After the death of Alfgiva, Maud, Henry Iís Queen, assumed the government of the Convent; and it is not improbable this connexion with Barking induced her the more readily to build the Bridge at Bow. Maud, wife of King Stephen, followed the example of her aunt, on the death of Agnes, the abbess, in 1136; but she soon resigned the charge to Adeliza, sister of Paris Fitz-John, a baron of considerable note, who was slain in a battle near Cardigan. During her government, Stephen, with his Queen, and the Court, were entertained for several days at the abbey. Her successor was Mary, sister to Thomas a Becket, Archbishop of Canterbury, whose appointment is said to have been intended as an atonement for the injustice he had done her family, who were banished the kingdom as a punishment for the prelates insolence. From the time of Mary a Becket, but few remarkable occurrences are connected with the history of this abbey. The most material, as it affected the interests of its inmates, was a great inundation, which happened about the year 1376, and broke down the banks of the Thames, at Dagenham. It is first mentioned in a record of the ensuing year, when the convent petitioned that they might be excused from contributing an aid to the King, at the time of a threatened invasion, on account of the expenses they had been at in endeavouring to repair their damages. The plea was allowed; and the same reasons were generally pleaded with success, as an exemption from contributions of a like nature. In 1380 and 1382, the abbess and convent stated that their income was then diminished 400 marks per annum, by inundations, and that they had scarcely sufficient left to maintain them. In 1409, they stated, that they had expended £2000 to no purpose, in endeavouring to repair their banks. The next year it was set forth, that the revenues of the convent were sunk so low, that none of the ladies had more than fourteen shillings per annum, for clothes and necessaries. In consequence of these several petitions, they obtained frequent exemptions from taxes and other burthens; writs to impress labourers to work at their banks, and licence to appropriate certain churches to the use of the convent. Eleanor, Duchess of Gloucester, retired to Barking Abbey after the murder of her husband, in 1397, and died there in 1399, having, as some say, professed herself a nun. During the time of the Queen Dowager, Catherine de la Pole, Edmund and jasper Tudor, her sons, by Owen Tudor, were sent to be educated at this abbey, a certain salary being allowed to the abbess for their maintenance.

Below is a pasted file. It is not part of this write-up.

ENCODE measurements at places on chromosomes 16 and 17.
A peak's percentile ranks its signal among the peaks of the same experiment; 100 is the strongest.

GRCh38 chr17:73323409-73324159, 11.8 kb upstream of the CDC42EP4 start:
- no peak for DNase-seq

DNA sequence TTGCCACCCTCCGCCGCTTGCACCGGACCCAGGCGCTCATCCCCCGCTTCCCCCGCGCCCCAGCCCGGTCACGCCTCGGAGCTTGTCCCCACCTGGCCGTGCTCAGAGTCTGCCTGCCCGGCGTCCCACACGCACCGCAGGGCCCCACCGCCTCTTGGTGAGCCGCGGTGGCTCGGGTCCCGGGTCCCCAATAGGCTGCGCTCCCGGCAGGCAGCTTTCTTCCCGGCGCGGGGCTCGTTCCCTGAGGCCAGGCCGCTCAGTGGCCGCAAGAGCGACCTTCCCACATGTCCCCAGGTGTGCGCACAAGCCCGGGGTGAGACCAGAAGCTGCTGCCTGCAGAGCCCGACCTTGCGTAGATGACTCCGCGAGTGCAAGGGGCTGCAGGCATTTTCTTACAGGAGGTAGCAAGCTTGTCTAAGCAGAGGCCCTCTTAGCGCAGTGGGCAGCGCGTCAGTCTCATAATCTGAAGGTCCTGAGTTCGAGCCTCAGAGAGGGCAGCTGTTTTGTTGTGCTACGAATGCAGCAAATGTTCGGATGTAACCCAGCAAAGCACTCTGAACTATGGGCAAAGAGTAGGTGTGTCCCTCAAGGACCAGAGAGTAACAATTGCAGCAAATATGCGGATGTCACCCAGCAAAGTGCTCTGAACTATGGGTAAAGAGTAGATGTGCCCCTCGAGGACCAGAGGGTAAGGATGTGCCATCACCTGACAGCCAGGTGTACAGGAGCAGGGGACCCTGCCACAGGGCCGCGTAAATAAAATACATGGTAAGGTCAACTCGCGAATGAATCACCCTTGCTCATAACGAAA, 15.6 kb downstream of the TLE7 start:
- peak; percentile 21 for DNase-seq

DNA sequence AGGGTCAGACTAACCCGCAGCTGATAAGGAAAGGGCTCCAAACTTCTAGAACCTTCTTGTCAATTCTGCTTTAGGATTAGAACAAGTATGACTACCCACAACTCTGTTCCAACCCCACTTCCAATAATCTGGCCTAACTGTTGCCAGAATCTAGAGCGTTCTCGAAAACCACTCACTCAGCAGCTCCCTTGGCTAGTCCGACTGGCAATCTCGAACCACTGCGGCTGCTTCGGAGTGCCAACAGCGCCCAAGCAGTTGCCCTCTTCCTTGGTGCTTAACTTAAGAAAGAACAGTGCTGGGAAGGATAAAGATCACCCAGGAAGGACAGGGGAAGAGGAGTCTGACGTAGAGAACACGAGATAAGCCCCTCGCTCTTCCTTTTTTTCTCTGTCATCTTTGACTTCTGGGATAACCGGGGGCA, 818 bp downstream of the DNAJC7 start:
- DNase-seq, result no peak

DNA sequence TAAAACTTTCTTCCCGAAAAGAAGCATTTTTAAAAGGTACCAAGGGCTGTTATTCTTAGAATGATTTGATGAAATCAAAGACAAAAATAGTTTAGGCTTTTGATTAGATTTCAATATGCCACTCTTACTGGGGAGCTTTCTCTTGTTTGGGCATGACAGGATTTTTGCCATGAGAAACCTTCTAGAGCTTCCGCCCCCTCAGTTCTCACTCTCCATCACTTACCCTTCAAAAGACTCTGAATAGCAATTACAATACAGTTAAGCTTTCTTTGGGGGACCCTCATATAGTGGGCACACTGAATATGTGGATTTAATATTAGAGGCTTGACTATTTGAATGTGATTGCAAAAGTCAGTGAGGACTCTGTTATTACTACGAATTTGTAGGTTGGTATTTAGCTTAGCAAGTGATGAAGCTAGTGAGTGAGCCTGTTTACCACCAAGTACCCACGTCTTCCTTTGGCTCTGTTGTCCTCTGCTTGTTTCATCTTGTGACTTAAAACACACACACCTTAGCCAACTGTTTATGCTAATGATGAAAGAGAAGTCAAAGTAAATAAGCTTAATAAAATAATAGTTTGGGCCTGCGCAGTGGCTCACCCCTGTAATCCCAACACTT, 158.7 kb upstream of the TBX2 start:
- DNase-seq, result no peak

The nuns of Barking were of the Benedictine order. The Abbess was appointed by the King till about the year 1200, when, by the interference of the Pope, the election was vested in the Convent, and confirmed by the royal authority. The Abbess of barking was one of the four who were Baronesses in right of their station; for, being possessed of thirteen knights fees and  a half, she held her lands of the King by a barony; and. Though her sex prevented her from having a seat in Parliament, or attending the King in the wars, yet she was always furnished her quota of men, and had precedency over the abbesses. In her convent, she always lived in a great state; her household consisted of chaplains, an esquire, gentlemen, gentlewomen. Yeomen, grooms, a clerk, a yeoman cook, a groom cook, a pudding wife, etc. The Abbey was surrendered to Henry VIII, in November 1539, when an annual premium of 200 marks was granted to Dorothy Barley, the last abbess, and various smaller pensions to the nuns, who were then thirty in number. The site of the conventual buildings, with the demesne lands of the abbey, were granted by Edward VI, to Edward Fyne, Lord Clinton, who the next day conveyed them to Sir Richard Sackville. Since that period they have passed through various families. The Abbey Church and conventual buildings occupied an extensive plot of ground, though but few traces of them are now extant. The site of the former is just without the wall of the present churchyard, and it was ascertained some years ago to have been 170 feet long from east to west, and 150 in the transepts. The whole revenues of the abbey, according to Speed, were valued at the dissolution, at £1084 6s 2 1/2 d per annum. All that now remains of the abbey buildings is a square embattled gateway, at the entrance to the churchyard; having octagonal turrets on each side, and in the centre a pointed arch, above which is an apartment, called in old records ďthe chapel of the Holy Rood loft at the gateĒ. Against the wall in this room is a representation of the Crucifixion, in alto-relievo. This structure is commonly called ďFire Bell GateĒ, from its anciently containing a bell, which Mr Lyons imagines to have been used as a curfew bell.